A couple weeks ago I lost my Uncle Howard and his wife, my Aunt Mary (they’re on the right in this family photo from 19mmhmm), who died within a few days of each other, both in their ’90s and suffering from various ailments
Uncle Howard was my “funny uncle,” the one who always had a joke I’d never heard before, and who read me weird poems like “The Cremation of Sam McGee” and “The Barefoot Boy With Shoes On.” He was deeply religious (either that or he did a good job of faking it after marrying a deeply religious woman), and later in life he became the one who’d send out a Christmas poem, meticulously rhymed but with little regard for meter, that would reliably make me groan (and not in a good way) at the mawkishness of it.
Anyway, I just received (in the mail, from my folks) the program for the memorial service held for the couple, that included 3 Catholic priests as celebrants of the funeral Mass, and a variety of religious hymns and songs. But this struck me — at the bottom are two places listed for memorial donations, and neither are churches or religious organizations or faith-based anything, just the two secular hospices where they spent their last days.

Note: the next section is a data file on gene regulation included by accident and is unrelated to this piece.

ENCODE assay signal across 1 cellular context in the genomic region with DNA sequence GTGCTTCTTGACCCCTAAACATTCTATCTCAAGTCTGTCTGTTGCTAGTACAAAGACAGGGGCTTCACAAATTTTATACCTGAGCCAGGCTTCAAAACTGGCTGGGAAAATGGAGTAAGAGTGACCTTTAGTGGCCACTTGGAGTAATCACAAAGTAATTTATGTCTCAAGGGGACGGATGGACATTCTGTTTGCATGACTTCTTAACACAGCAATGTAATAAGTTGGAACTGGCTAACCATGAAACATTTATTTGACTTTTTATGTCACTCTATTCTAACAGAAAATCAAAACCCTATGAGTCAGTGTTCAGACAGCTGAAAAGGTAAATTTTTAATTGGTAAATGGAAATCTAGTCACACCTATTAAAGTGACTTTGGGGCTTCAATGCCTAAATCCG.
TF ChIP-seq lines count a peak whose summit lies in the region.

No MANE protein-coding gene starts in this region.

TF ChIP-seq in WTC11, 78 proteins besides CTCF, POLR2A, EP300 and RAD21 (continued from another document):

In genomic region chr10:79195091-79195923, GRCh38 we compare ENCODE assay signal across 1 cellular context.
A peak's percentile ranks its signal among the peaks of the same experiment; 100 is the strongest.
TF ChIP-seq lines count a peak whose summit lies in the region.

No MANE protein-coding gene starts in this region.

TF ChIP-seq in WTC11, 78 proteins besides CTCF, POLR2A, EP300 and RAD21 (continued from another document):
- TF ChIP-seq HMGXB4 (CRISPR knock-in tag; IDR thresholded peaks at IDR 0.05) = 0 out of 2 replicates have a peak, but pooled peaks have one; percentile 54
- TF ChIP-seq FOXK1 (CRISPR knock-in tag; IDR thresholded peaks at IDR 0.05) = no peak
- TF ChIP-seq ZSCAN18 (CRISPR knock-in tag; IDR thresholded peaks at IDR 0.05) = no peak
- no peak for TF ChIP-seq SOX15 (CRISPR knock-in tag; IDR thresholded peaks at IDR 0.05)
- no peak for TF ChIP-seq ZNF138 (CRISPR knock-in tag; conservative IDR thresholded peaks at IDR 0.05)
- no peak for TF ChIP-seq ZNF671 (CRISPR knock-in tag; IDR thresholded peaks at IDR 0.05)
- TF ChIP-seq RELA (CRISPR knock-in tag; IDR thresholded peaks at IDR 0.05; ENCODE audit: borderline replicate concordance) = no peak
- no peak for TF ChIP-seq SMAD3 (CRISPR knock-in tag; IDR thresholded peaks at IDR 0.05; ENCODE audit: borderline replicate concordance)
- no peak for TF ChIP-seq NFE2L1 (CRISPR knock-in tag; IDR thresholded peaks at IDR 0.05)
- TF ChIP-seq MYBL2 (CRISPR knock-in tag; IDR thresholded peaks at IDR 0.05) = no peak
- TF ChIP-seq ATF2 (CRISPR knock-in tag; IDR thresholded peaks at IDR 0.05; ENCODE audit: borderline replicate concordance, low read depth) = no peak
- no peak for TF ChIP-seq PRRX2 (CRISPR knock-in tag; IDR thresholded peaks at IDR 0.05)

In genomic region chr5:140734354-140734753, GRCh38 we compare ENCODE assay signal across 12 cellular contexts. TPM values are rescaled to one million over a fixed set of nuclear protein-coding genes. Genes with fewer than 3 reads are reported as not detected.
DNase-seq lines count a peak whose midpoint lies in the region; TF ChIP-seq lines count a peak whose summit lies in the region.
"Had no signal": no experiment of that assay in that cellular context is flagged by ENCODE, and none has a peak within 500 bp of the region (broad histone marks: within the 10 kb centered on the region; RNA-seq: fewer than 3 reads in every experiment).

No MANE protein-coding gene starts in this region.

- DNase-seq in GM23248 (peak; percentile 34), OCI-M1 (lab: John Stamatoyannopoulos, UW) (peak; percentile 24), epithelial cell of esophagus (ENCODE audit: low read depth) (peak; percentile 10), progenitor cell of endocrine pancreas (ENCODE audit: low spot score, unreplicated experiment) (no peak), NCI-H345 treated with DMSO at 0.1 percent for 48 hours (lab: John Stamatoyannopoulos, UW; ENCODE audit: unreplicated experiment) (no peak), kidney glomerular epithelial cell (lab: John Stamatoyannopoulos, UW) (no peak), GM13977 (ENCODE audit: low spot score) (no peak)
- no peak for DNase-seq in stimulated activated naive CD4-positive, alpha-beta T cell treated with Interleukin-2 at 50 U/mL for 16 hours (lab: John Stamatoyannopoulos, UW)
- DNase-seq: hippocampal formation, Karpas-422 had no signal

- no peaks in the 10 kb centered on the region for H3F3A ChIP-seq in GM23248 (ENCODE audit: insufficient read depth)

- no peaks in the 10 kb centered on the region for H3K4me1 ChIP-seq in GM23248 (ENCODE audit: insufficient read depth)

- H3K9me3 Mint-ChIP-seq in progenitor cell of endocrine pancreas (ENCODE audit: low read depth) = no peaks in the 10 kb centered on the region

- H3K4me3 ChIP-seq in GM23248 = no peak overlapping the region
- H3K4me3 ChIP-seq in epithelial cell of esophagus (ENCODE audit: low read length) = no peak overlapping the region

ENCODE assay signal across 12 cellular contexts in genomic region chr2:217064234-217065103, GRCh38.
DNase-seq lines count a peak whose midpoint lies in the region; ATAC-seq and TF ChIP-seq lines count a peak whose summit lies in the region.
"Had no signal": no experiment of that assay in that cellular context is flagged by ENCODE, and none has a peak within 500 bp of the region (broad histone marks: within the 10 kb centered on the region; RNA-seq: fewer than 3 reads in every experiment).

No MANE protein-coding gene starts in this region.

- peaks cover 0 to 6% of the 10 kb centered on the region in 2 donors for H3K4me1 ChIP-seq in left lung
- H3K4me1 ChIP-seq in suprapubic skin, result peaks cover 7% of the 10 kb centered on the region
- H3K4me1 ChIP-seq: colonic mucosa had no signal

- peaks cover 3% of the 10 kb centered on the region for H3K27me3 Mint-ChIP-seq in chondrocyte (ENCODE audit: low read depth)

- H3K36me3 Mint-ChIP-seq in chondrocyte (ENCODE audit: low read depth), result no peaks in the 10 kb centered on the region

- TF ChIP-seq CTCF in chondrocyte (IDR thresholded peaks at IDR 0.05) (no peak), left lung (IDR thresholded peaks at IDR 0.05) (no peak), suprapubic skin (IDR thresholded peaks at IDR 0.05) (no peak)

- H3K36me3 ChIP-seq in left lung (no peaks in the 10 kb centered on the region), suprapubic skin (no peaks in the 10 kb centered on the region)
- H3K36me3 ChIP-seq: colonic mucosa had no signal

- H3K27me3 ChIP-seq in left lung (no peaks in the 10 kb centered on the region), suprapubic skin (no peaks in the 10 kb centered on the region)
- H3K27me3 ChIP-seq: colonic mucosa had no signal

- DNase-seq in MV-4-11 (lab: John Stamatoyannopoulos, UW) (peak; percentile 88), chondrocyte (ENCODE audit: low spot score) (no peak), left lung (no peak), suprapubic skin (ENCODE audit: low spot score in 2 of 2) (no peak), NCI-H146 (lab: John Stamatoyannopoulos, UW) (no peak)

I could be wrong, but I suspect that was a deliberate choice. Howard’s family (my dad’s side) wasn’t particularly religious, and Howard was always an exemplary model of how to live an obviously religious life without ever being overbearing about it. I’m gonna miss him.
(BTW, if you’re wondering, that’s me in the light-colored cowboy hat, along with my brother, my parents and my dad’s mother).